Mountain BikingSurfing

  • Issue: February 2009
  • Designer: Igal Gabai
  • Stamp Size: 30.8 mm x 40.0 mm
  • Plate nos.: 748 (2 phosphor bars) 749 (2 phosphor bars)
    750 (2 phosphor bars)
  • Sheet of 15 stamps, Tabs: 5
  • Printers: E. Lewin-Epstein Ltd.
  • Method of printing: Offset

Are extreme sports actually sports, an art form or a way of life? Whatever the answer may be, the various types of extreme sports possess common characteristics, such as creativity, freedom and originality. As extreme sports continue to gather momentum in Israel, the water and urban fields engage the largest numbers of participants.


Surfing originated among the Polynesian inhabitants of Hawaii who worshipped the sea and its power. Surfing was part of their religion. In 1910, Americans began to visit the islands and quickly caught "surfing fever". Surfboard design and production have progressed thanks to technological innovation and athletes have improved their techniques, thus creating more aggressive surfing. Surfing has gone from focusing on high waves to deeper "tube riding" (surfing inside hollow "tube" or "barrel" waves). The core of Israeli surfing began in the 1960's when a Jewish doctor named Dorian Paskowitz taught Tel Aviv's life guards to surf.

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Mountain Biking

Bicycle racing and road biking have been around for many years, but it was not until the early 1970's that a group of rebellious youths from the Marin, California area tried riding bikes off -road. Today, mountain biking is one of the most popular leisure sports in the world. However, it is a broad realm, encompassing various fields: competitive "cross country" (long endurance races and marathons), "downhill" (downhill competitions, in which competitors must traverse a course in the fastest possible time) and "free ride" (a field in which mountain bike riders jump and perform various acrobatic stunts). Israel's mountain bike league and the Israel Cycling Federation hold many competitions throughout the year.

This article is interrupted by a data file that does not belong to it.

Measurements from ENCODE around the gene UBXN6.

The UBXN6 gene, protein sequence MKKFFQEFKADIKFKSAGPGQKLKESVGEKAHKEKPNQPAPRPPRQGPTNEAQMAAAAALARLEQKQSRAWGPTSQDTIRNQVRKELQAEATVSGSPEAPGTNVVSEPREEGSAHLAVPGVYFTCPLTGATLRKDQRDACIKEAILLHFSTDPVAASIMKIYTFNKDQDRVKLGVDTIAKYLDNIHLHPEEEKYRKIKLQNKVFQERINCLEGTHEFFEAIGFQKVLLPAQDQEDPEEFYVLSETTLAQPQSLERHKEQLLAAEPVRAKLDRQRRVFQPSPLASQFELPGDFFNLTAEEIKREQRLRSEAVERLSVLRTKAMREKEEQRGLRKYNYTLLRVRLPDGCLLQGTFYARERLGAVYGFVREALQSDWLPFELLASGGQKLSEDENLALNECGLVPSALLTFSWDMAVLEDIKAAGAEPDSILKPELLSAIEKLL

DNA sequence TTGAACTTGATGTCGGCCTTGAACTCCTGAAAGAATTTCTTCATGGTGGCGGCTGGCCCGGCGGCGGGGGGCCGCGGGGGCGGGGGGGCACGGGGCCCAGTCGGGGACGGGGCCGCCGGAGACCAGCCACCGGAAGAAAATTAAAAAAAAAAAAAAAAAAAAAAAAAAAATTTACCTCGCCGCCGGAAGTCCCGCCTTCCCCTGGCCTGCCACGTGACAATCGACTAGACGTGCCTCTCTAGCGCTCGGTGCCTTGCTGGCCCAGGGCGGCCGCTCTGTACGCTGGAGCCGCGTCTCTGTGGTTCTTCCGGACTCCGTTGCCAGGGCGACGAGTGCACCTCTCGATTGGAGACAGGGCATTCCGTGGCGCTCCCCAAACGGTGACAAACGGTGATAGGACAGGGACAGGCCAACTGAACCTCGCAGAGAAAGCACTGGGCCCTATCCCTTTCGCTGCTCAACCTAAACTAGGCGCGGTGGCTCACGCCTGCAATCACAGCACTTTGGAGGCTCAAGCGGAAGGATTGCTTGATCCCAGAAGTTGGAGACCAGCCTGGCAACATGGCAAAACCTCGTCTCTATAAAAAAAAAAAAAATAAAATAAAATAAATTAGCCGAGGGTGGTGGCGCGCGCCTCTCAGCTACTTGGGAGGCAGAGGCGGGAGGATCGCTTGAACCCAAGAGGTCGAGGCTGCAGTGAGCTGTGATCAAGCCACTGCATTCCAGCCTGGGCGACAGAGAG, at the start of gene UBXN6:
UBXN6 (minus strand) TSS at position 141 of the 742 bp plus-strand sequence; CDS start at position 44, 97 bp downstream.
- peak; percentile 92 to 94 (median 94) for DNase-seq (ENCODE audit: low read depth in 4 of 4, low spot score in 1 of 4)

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The history of skydiving is directly linked to man's wish to fly. Parachutes are mentioned in Chinese writings and in written works by Leonardo de Vinci, as well as being documented in other places around the world. The development of aviation accelerated the development of skydiving, which was adopted as an official sport by the U.S. Aviation Organization in 1948. In that same year, Leo Valentine developed improved techniques for controlling the body while falling, which came to serve as cornerstones of the field. Skydiving encompasses four main disciplines, according to which skydivers train and compete: Relative Work, Free Style, Sky Surfing and Free Flying. Israel's two skydiving clubs hold annual skydiving competitions.

Lior Zelering, Editor Adrenaline magazine

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Extreme Sport